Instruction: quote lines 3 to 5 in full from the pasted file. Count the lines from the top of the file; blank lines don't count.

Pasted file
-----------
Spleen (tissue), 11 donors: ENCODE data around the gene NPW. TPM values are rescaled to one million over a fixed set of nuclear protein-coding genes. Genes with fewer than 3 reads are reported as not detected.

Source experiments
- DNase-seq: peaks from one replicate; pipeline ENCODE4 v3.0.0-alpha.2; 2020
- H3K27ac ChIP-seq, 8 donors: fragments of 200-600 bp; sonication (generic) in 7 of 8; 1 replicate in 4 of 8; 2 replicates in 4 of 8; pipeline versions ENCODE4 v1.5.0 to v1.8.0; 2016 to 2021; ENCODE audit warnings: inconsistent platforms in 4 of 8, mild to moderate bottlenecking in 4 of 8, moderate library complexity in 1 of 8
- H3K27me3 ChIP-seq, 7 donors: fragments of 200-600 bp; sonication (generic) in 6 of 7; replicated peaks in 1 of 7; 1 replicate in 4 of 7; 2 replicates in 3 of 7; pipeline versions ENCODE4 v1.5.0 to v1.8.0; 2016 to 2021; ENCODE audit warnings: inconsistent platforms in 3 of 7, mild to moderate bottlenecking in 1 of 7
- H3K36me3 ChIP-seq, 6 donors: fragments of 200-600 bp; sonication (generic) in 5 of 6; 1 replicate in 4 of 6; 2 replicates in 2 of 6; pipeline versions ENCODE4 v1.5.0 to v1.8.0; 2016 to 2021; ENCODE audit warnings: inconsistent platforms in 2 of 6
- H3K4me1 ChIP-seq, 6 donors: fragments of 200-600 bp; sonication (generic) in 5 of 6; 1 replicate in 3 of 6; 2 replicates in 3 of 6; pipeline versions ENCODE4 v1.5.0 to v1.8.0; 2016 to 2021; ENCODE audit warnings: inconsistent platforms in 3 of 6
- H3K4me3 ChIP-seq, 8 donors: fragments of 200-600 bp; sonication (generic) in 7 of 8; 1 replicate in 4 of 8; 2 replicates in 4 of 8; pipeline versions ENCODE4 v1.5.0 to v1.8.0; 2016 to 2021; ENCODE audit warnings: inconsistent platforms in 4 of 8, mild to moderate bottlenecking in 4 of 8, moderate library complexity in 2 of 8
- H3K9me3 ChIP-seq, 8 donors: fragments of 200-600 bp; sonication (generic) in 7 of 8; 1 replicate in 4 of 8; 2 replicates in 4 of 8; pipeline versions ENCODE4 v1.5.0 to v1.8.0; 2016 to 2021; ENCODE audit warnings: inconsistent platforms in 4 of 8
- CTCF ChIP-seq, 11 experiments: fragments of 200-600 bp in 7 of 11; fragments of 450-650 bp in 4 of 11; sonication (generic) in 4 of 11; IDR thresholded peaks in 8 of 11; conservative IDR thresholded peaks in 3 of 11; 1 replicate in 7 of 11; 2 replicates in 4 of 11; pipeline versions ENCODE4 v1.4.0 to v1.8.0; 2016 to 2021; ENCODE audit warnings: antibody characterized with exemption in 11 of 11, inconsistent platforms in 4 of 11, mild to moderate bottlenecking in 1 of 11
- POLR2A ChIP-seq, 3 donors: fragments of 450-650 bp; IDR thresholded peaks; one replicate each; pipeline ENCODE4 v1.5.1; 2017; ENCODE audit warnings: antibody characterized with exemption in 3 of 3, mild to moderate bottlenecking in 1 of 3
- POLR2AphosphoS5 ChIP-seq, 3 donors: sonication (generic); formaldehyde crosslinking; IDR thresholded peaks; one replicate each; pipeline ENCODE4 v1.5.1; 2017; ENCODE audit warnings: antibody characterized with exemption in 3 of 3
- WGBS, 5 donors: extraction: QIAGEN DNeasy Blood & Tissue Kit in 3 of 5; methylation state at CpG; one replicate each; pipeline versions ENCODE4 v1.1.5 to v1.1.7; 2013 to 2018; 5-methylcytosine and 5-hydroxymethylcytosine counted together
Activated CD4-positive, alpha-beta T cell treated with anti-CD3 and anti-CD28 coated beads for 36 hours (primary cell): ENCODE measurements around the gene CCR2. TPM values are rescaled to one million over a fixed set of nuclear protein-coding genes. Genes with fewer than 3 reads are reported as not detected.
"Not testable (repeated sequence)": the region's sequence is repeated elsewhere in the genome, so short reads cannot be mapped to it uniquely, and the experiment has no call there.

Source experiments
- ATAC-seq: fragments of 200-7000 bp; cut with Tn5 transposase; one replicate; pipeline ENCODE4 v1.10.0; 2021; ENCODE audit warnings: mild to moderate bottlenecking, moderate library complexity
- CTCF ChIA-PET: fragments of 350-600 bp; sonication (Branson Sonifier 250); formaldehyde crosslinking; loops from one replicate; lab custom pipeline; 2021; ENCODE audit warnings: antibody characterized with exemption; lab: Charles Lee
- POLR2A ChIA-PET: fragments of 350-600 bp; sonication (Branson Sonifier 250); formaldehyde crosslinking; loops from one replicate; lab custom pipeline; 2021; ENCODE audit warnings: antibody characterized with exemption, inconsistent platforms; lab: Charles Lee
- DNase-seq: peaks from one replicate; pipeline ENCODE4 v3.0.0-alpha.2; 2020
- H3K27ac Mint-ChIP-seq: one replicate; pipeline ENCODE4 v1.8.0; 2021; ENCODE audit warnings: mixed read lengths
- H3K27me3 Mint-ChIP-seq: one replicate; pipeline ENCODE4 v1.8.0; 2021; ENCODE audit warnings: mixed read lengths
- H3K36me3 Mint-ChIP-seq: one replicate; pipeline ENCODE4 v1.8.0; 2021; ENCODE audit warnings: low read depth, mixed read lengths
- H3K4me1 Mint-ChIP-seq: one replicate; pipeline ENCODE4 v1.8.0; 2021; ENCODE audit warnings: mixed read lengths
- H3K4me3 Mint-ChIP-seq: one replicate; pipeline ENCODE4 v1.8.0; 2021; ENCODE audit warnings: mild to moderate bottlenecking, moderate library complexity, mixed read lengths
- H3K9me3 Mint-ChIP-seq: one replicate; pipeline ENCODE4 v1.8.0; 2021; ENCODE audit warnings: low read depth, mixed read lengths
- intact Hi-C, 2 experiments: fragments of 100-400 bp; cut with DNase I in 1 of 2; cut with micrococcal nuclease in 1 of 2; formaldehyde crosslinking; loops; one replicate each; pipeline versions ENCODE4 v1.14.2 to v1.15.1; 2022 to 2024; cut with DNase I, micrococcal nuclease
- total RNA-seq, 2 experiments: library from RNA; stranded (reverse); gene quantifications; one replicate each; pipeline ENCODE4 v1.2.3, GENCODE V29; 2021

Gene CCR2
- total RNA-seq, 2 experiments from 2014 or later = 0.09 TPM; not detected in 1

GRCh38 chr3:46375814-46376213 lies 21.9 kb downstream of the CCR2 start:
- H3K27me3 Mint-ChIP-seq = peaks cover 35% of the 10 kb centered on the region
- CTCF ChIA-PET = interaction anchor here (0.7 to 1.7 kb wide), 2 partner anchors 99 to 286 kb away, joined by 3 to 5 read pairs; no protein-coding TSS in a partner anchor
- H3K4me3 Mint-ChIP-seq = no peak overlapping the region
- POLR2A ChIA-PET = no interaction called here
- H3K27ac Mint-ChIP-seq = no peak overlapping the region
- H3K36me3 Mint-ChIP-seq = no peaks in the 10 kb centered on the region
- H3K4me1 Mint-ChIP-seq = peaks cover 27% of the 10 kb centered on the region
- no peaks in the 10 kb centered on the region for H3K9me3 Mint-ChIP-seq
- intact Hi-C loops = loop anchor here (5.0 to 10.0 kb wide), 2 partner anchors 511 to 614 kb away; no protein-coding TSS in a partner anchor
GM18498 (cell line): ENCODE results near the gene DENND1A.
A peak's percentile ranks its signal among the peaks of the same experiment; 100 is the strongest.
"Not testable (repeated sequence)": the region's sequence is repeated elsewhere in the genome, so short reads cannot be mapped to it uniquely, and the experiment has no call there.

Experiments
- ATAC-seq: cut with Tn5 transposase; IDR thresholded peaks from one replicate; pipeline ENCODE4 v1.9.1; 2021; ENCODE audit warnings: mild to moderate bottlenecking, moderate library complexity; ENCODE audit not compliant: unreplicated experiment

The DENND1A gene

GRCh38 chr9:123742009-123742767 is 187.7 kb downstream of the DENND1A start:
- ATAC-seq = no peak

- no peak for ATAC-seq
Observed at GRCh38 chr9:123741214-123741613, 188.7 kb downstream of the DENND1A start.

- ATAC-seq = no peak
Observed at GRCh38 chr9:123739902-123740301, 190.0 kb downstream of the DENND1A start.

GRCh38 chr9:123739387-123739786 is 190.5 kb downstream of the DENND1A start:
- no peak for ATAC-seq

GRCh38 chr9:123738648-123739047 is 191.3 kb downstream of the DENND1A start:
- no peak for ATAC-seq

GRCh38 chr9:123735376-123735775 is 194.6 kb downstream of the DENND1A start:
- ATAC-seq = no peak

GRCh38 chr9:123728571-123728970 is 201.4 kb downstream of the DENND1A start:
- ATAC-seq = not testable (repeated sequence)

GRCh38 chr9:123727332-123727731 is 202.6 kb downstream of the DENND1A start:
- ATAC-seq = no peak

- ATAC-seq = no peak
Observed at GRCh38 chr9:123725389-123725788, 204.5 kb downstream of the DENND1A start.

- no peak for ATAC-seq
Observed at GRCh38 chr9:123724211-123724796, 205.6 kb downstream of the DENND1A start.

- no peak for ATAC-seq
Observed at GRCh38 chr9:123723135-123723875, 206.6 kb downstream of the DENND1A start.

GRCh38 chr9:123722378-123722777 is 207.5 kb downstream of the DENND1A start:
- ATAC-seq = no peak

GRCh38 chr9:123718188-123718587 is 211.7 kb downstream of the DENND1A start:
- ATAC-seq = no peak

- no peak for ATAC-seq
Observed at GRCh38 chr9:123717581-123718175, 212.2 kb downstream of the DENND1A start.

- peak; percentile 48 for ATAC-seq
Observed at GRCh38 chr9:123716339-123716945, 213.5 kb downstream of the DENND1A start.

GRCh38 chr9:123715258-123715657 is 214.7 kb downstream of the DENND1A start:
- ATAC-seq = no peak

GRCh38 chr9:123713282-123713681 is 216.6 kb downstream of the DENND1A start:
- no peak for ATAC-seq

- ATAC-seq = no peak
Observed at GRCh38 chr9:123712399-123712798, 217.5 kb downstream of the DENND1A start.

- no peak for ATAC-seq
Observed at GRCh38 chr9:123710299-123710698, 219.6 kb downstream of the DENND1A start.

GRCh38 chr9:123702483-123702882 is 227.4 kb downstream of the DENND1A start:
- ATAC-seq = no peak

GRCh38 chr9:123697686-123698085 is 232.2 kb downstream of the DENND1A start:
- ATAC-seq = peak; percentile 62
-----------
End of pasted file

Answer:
- DNase-seq: peaks from one replicate; pipeline ENCODE4 v3.0.0-alpha.2; 2020
- H3K27ac ChIP-seq, 8 donors: fragments of 200-600 bp; sonication (generic) in 7 of 8; 1 replicate in 4 of 8; 2 replicates in 4 of 8; pipeline versions ENCODE4 v1.5.0 to v1.8.0; 2016 to 2021; ENCODE audit warnings: inconsistent platforms in 4 of 8, mild to moderate bottlenecking in 4 of 8, moderate library complexity in 1 of 8
- H3K27me3 ChIP-seq, 7 donors: fragments of 200-600 bp; sonication (generic) in 6 of 7; replicated peaks in 1 of 7; 1 replicate in 4 of 7; 2 replicates in 3 of 7; pipeline versions ENCODE4 v1.5.0 to v1.8.0; 2016 to 2021; ENCODE audit warnings: inconsistent platforms in 3 of 7, mild to moderate bottlenecking in 1 of 7